Pacific Palate with Don Genova

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Three New Recipes

Espresso Pork Tenderloin
(by Angleo Prosperi-Porta, Flavours of Cooper's Cove Guesthouse)

For those who love coffee in many different forms. The espresso gives the meat a beautiful dark color and makes for a rich, flavorful sauce. This recipe will give eight generous portions.

Marinade Ingredients:

  • 1 c. cold espresso or strong regular coffee
  • 6 large garlic cloves, peeled and sliced
  • 1/4 c. coarsely chopped onion
  • 2 tbsp. honey
  • 1/4 c. dark rum
  • 1/2 tsp. fresh ground black pepper
  • 2-3 whole cloves
  • 1/4 tsp. fresh grated nutmeg


  • 4 whole pork tenderloins, approximately 12 oz. each
  • 3-4 tbsp. vegetable oil
  • 2 c. brown meat stock
  • 2-3 tbsp. cold butter
  • salt and fresh ground black pepper to taste

Place all ingredients except the pork, vegetable oil, stock and butter into a bowl and whisk to combine.

Trim the pork tenderloins of any fat and sinew if necessary and place into a heavy plastic freezer bag large enough to hold the meat and marinade.

Pour the marinade into the bag and seal the bag, squeezing out as much air as possible.

Turn the bag over to coat the tenderloins and place onto a plate or tray then into the refrigerator for at least 6 hours or overnight.

Remove the tenderloins from the marinade and pat dry with paper towels or a clean kitchen cloth and set aside.

Heat a heavy bottomed frying pan large enough to hold all four tenderloins or use a smaller pan and sear the tenderloins in two batches.

When the pan is hot add the vegetable oil and sear the tenderloins 1 1/2- 2 minutes on each side and remove to an oven proof tray.

Transfer the tenderloins to a preheated400F. oven and roast 8 minutes until medium.

Remove from the oven and set aside covered lightly and allow the tenderloins to rest before slicing.

While the tenderloins are in the oven strain the marinade into the frying pan, bring to a boil and reduce by half.

Add the chicken stock and reduce by approximately 2/3 until it begins to thicken.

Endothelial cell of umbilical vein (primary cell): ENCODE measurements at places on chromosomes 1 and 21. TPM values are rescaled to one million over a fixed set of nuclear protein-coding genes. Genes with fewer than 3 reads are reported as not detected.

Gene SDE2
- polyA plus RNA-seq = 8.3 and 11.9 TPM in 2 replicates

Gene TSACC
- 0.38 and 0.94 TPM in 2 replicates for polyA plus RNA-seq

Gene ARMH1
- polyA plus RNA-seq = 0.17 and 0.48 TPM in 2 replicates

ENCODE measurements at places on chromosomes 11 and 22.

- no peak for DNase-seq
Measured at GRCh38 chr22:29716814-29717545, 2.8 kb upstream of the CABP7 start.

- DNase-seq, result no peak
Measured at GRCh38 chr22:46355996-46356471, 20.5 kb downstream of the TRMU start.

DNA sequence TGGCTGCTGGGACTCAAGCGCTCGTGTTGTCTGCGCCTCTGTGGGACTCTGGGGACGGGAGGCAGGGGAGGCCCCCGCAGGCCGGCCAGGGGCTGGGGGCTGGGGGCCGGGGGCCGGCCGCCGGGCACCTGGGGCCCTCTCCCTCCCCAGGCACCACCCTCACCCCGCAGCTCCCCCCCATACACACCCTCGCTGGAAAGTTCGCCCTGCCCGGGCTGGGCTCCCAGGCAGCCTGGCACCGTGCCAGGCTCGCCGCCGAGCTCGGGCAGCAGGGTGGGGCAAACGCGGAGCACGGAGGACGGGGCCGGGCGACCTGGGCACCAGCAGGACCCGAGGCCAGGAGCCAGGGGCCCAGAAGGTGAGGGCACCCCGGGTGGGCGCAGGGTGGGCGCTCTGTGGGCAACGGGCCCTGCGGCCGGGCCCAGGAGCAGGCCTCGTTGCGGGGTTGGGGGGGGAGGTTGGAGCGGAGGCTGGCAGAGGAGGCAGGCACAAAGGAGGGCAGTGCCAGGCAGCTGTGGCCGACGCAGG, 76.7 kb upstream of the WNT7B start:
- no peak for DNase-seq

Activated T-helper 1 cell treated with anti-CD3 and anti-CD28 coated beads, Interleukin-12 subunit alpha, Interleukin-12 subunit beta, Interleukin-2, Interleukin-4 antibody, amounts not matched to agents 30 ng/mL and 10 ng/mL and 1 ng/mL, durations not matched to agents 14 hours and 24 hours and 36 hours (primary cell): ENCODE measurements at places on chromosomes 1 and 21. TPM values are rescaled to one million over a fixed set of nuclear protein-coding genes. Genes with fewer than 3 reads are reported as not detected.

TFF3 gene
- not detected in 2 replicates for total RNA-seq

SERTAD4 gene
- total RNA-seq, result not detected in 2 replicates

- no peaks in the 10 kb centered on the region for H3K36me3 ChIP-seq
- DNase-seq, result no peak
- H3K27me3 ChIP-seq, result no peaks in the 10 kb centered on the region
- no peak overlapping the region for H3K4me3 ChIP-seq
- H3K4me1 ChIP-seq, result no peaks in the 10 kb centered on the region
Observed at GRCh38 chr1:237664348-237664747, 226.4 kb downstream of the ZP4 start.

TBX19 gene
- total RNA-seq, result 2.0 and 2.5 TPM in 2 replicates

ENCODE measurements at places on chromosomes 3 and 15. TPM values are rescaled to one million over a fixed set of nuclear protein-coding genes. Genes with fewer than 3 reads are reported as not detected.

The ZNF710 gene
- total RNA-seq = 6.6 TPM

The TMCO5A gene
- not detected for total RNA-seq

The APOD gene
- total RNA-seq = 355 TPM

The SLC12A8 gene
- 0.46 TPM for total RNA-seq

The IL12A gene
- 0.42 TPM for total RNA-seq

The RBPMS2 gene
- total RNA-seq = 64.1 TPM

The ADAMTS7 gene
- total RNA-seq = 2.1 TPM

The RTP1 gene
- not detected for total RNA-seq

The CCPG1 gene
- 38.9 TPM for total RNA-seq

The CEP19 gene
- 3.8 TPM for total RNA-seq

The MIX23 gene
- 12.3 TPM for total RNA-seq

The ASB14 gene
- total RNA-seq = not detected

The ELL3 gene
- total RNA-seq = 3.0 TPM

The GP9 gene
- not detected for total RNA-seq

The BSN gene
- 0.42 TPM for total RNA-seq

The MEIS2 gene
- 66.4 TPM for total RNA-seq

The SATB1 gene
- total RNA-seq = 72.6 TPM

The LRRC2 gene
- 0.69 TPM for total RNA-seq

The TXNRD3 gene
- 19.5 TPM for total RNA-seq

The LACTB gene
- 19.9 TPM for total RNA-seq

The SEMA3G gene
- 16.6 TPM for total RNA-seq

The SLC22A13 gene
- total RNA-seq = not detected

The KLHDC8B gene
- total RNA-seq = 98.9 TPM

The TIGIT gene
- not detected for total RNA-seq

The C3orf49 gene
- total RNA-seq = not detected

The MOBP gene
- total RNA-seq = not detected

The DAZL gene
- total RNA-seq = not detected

When the sauce begins to look syrupy lower heat and whisk in the cold butter.

Season to taste with salt and pepper and remove from the heat.

Slice the tenderloins on a bias into 1/2 inch medallions and serve with the sauce.

Chocolate Hazelnut Torte
(by Angleo Prosperi-Porta, Flavours of Cooper's Cove Guesthouse)

This makes two 6 inch or one 9 inch torts. A deliciously rich flourless torte that freezes very well without any noticeable change in texture or flavor. I recommend making the full recipe and storing the unneeded portion (if there is any).


Coat the insides of two 6- inch or one 9- inch spring form pans with butter or non-stick spray and line the bottoms with circles of parchment paper and set aside.

Over a pot of simmering water, melt the butter, sugar, coffee and chopped chocolate.

Stir until smooth, remove from the heat and whisk in the eggs one at a time and then whisk in the hazelnuts.

Pour the mixture into the prepared pan and level.

Bake in a preheated 325F. oven for 40 - 50 minutes until the center springs back when pressed. The torts will rise as they bake and then settle again as they cool.

Cool in the pan and serve at room temperature.

To serve, dust with cocoa and cut small portions with a warm wet knife.

Garnish with Brandied Oranges and chocolate.

BBQ Pulled Pork
(by Anna and Michael Olson)

Serves 12


Prehead the oven to 325 F /160 C. Combine brown sugar, mustard, chilli powder, salt, pepper and garlic powder. Stir beer, vinegar, molasses, and BBQ sauce in a dutch oven or roaster and add seasoned pork shoulder. Then cover and cook, basting often, for 3 to 4 hours until the meat pulls away easily with a fork.

Allow pork to cool slightly and skim off fat resting on top of juices. Use two forks to "pull" the pork into shreads and mix it into the juices. Return to the oven to warm. Pulled pork can be spooned on to plates or served on a bun.

ANNA This is a great party recipe because it can be completely prepared ahead of time. Like a good pot of soup, it always tastes better the next day.

MICHAEL After you get the hang of this slow-cooking technique that produces rich, intense flavors, you’ll develop your own style in seasoning the final product. Perhaps a dash of hot sauce, extra molasses or even a splash of balsamic vinegar could become your signature twist.

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